BAKU -- A Council of Europe rapporteur for Azerbaijan says sanctions cannot be ruled out if Baku continues to block his fact-finding visit, RFE/RL's Azerbaijani Service reports.
The comment came in a note posted on the website of Christoph Straesser, a German parliament member, on March 23.
Straesser serves as the Parliamentary Assembly of the Council of Europe's (PACE) special rapporteur on political prisoners in Azerbaijan.
In January, Straesser told RFE/RL he was unable to get a government invitation necessary for gaining a visa to visit Azerbaijan.
Straesser's March 23 note says that during a PACE session on January 24 he raised "the failure of the Azerbaijani authorities to cooperate in organizing his fact-finding visit."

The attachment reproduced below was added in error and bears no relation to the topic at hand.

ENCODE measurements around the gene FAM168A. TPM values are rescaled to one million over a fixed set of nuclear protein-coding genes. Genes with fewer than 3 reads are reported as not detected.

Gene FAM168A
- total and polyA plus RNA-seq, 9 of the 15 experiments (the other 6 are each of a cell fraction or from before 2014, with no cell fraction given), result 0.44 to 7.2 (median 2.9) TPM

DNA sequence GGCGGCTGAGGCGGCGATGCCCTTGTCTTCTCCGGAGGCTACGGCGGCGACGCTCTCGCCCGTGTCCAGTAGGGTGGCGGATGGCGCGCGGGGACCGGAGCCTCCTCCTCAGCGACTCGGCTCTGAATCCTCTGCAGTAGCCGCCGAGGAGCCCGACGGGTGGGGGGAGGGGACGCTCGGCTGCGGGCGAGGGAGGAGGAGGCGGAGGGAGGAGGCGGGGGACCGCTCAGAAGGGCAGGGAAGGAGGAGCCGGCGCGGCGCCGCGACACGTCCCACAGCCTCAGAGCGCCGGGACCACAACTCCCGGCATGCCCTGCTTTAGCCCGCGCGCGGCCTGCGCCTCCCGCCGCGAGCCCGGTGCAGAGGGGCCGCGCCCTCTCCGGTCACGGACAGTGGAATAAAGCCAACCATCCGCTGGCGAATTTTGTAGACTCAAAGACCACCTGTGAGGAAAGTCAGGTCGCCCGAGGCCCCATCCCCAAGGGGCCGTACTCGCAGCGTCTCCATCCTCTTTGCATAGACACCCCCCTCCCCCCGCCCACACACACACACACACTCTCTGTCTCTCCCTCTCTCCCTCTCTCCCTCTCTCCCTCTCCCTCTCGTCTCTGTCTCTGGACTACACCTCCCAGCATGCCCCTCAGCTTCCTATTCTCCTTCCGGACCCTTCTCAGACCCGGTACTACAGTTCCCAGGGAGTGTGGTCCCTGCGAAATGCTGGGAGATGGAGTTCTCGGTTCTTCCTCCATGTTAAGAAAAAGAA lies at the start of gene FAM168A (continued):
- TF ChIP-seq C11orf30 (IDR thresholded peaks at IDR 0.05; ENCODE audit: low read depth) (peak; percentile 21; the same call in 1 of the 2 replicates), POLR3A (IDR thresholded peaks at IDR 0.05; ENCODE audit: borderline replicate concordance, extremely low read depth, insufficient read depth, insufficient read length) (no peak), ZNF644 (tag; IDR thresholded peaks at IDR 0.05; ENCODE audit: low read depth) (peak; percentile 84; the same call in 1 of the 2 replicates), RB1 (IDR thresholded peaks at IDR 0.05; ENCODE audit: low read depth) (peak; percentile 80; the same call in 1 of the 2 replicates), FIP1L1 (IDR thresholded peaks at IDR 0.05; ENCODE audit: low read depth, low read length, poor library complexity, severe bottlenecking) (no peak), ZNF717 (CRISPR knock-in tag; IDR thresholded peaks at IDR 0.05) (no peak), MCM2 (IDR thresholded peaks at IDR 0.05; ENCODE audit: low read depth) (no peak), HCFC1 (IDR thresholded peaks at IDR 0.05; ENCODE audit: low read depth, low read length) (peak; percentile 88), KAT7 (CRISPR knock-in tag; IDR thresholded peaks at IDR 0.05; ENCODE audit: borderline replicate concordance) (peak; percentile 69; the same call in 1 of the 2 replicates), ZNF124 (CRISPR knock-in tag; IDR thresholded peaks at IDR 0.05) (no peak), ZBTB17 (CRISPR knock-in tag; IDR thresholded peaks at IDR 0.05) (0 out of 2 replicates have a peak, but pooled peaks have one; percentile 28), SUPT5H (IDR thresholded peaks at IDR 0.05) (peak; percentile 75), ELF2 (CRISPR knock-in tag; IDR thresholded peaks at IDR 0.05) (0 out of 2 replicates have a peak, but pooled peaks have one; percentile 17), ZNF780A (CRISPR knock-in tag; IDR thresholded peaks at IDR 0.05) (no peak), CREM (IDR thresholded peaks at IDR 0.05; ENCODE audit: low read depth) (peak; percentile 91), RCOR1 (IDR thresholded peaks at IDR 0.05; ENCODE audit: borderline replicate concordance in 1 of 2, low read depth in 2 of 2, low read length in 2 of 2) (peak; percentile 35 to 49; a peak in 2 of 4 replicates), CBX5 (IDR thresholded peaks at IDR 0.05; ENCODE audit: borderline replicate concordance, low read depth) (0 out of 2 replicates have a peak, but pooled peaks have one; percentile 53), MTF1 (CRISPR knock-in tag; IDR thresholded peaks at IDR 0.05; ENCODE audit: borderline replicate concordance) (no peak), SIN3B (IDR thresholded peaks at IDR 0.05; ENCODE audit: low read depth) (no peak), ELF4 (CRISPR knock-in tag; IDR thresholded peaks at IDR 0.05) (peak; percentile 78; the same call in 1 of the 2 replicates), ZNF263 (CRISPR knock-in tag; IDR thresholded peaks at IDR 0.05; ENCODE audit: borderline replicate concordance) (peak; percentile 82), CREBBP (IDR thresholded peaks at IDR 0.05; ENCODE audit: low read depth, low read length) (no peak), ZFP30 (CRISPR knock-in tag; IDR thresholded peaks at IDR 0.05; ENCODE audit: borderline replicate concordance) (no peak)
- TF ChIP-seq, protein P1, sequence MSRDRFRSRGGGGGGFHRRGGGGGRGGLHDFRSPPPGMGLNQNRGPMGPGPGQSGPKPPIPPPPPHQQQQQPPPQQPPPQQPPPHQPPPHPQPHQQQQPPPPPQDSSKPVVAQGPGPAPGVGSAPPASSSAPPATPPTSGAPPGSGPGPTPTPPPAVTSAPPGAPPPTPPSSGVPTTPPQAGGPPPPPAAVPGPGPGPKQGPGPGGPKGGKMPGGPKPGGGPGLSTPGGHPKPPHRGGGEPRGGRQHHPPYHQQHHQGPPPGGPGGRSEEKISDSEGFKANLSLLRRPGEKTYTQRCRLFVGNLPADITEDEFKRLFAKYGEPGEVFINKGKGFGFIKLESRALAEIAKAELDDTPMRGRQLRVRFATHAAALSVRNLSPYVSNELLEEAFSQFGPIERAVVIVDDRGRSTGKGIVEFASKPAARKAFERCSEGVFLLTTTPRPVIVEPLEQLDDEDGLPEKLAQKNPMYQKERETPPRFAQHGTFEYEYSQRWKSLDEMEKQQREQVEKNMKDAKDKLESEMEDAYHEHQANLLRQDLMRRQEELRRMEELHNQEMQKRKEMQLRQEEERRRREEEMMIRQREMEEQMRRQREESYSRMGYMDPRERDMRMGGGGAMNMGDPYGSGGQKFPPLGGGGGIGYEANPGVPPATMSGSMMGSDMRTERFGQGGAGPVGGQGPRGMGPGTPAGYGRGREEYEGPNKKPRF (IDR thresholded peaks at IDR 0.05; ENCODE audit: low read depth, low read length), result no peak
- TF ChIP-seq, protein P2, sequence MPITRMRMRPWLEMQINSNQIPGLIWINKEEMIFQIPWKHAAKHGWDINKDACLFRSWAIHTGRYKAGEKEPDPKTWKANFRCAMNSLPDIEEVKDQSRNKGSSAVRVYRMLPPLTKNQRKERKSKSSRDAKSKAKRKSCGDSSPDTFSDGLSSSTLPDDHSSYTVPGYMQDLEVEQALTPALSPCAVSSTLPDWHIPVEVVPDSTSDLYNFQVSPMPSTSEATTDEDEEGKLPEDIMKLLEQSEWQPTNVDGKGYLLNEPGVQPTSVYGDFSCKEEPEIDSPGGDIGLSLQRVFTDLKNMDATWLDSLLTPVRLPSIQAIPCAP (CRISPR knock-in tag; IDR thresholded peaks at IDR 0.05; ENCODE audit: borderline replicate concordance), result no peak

"In his capacity as Rapporteur, Christoph Straesser offers the hand of friendship to his Azerbaijani colleagues and invites them to engage in cooperation on this basis and to abandon the evasiveness and stalling witnessed to date, so that an objective and balanced report can be submitted to the Committee," the note says.
"However, if cooperation is blocked and preparations for the visit cannot progress, sanctions can no longer be ruled out."
Local human rights activists give various assessments of how many political prisoners are in Azerbaijan's jails.
Leyla Yunus, head of the Baku-based Institute for Peace and Democracy, tells RFE/RL there are 60 political prisoners. But another defender, Novella Jafaroglu, puts the number at 20.
Perhaps the best-known among them is journalist Eynulla Fatullayev, who remains jailed on drugs charges despite a ruling by the European Court of Human Rights that he should be released.
Azerbaijani authorities deny they are holding any political prisoners. They say the people identified as political prisoners by local human rights defenders and international watchdogs were sentenced for committing criminal offenses.Read more in Azeri here